New gene therapy shows promise for life-threatening blood disorder X-CGD
12 March 2020
A new gene therapy developed by researchers at Great Ormond Street Hospital (GOSH) has been used to treat patients with a rare disease called X-linked chronic granulomatous disease (X-CGD), as part of an international study.
X-CGD is an inherited condition that causes repeated life-threatening infections and the study, published in Nature Medicine in January 2020, suggests gene therapy could offer an effective treatment for some patients.
Nine patients aged between two and 27 were treated as part of an international study spanning centres in the UK and US. Immunology expert Professor Adrian Thrasher and his team developed the gene therapy as part of their world-leading research programme at the UCL Great Ormond Street Institute of Child Health (ICH), supported by the National Institute of Health (NIHR) Great Ormond Street Hospital Biomedical Research Centre (BRC).
Professor Thrasher says: “These are patients who have been dealing with serious lung infections, chronic pain and other life-threatening symptoms, in some cases for many years. The results of our study suggest gene therapy could be a promising approach for some of these patients.”
X-CGD is caused by an error in the body’s genetic code – DNA – which leaves the immune system unable to fight off viruses and other invaders. Acute symptoms can be fatal, while cumulative damage over time reduces a patient’s life expectancy.
Current treatments for X-CGD include transplanting blood stem cells from a donor, which requires finding a good match for the patient. It also carries the potentially life-threatening risk of their body rejecting the foreign cells.
Gene therapy works by correcting the genetic mistake that is causing X-CGD. There is no need to find a matching donor and cells are the patient’s own, making them perfectly matched and without the added risk of rejection.
“We take a sample of the patient’s own blood stem cells,” says Professor Thrasher. “Then genetically correct the cells in the lab and return them to the patient. The cells take root and multiply, essentially launching a new, healthy immune response.”
“It’s still early days and we need to monitor progress. But some of the patients we treated have had no infections since and have been able to stop taking other CGD medications that would previously have been vital for keeping their condition in check.”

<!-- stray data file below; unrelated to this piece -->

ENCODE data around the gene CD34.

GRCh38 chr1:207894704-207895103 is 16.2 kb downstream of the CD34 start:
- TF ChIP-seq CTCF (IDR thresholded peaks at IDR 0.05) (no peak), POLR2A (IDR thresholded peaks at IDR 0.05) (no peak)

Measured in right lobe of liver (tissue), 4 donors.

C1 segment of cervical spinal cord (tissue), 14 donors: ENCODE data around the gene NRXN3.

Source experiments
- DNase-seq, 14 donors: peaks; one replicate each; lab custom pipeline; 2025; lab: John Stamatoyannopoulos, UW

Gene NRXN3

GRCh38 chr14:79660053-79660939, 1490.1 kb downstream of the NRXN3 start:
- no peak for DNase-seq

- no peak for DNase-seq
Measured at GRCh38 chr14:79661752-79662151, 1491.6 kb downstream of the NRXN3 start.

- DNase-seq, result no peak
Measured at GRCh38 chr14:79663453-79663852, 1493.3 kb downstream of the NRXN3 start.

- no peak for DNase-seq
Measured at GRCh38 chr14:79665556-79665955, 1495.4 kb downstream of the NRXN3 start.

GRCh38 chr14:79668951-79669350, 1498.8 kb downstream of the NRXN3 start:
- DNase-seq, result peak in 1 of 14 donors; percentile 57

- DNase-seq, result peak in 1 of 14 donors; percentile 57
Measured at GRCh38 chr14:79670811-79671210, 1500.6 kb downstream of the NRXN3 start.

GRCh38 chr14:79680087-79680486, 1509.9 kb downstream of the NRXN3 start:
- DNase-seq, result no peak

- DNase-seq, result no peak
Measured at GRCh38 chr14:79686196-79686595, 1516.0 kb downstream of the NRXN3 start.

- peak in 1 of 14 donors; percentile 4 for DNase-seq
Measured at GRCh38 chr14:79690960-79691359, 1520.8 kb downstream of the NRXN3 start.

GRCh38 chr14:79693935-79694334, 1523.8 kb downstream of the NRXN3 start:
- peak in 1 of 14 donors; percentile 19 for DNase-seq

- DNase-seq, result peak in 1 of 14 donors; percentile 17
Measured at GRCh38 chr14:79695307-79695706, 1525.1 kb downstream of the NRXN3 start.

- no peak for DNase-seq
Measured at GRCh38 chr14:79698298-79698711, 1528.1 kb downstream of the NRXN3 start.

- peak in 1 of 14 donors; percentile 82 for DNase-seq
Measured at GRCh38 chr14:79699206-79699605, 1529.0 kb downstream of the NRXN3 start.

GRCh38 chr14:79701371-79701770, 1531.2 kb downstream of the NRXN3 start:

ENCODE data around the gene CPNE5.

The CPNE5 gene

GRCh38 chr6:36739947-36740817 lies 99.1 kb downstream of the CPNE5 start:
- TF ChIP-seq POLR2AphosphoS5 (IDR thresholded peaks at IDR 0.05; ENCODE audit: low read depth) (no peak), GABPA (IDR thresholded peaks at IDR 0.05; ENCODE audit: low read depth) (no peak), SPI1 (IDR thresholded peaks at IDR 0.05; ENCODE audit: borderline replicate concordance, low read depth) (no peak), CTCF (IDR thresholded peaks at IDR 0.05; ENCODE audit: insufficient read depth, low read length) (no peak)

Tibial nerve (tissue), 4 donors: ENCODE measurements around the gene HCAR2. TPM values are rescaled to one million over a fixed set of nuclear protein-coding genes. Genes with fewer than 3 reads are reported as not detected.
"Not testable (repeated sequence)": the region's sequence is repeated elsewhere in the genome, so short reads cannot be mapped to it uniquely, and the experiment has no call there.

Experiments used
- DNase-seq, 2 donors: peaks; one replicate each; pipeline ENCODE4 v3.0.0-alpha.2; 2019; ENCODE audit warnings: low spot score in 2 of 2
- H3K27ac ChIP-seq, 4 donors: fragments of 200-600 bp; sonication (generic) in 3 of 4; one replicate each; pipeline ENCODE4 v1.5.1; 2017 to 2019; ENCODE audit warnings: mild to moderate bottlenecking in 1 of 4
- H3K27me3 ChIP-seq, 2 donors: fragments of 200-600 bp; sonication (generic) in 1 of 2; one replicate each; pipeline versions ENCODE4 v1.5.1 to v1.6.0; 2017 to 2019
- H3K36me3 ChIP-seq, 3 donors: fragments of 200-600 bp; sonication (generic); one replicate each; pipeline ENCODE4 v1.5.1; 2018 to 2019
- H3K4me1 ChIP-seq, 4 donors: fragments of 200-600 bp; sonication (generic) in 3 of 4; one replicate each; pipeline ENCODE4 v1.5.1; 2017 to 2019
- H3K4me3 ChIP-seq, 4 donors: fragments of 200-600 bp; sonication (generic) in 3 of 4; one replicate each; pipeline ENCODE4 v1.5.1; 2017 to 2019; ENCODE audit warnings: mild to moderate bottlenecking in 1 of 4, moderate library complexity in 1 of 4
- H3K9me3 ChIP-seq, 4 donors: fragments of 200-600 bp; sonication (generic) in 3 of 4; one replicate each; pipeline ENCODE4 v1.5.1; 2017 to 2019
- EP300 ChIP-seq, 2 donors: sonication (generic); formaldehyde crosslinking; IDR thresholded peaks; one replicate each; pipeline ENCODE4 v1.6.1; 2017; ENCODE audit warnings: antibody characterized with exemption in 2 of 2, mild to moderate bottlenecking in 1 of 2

The corrected cells appear to be better than previous X-CGD gene therapies at ‘sticking around’ in the blood and establishing a healthy immune response, and there was no evidence of serious side effects. However, the cells appeared to be less able to persist in the blood of younger patients.
Two of the nine patients passed away from existing CGD-related complications that began before receiving the gene therapy. Since the study ended, the US researchers have treated additional patients and are monitoring their progress.
The international team are now planning a larger clinical trial of the therapy through biotechnology company Orchard Therapeutics. This should provide further evidence on the effectiveness of the treatment and may help them understand how the approach could be improved for younger patients.
The trial targeted one of two types of the disease, known as X-linked CGD. Caused by a genetic error in the X-chromosome, this form of CGD is only seen in male patients. Estimates suggest that less than one in every 125,000 people in the UK are affected.
In such small patient populations, global collaboration is key to ensure new treatments are tested rigorously. Professor Thrasher’s team worked closely with Dr Donald Kohn of the Eli and Edythe Broad Center of Regenerative Medicine and Stem Cell Research at UCLA, France-based company Genethon, the U.S. National Institute of Allergy and Infectious Diseases at the National Institutes of Health, and Boston Children’s Hospital.
The trial recruited patients from GOSH and University College London Hospitals NHS Foundation Trust in London, and from US hospitals in Boston, Minnesota and Los Angeles.
The research was supported by grants from the California Institute for Regenerative Medicine; the National Heart, Lung and Blood Institute; the National Institute of Allergy and Infectious Diseases; the Wellcome Trust; Boston Children’s Hospital; the NIHR Great Ormond Street Hospital Biomedical Research Centre; the NIHR Biomedical Research Centre at University College London Hospitals NHS Foundation Trust and University College London; Great Ormond Street Hospital Children’s Charity; and the French Muscular Dystrophy Association.
The GOSH gene therapy programme
This is the latest in a series of groundbreaking gene therapies pioneered by Professors Thrasher and Bobby Gaspar and their team based at GOSH and the ICH. Their work has been heavily supported by the NIHR GOSH Biomedical Research Centre and Great Ormond Street Hospital Children’s Charity (GOSH Charity), including donations from the Mahboubian Family.
In 2001, the team treated the first child in the UK – and one of the first in the world – with gene therapy for an immune system condition. Since then, more than 70 children have been treated and the research programme expanded to include other rare conditions like CGD.
Founded in 2015 by Professors Thrasher and Gaspar, Orchard Therapeutics aims to develop gene therapies for diseases that, due to their rarity, can struggle to attract funding and be expensive to manufacture.
- Professor Adrian Thrasher's research profile
- Infection, Immunity and Inflammation Department, UCL GOS Institute of Child Health
Great Ormond Hospital Children's Charity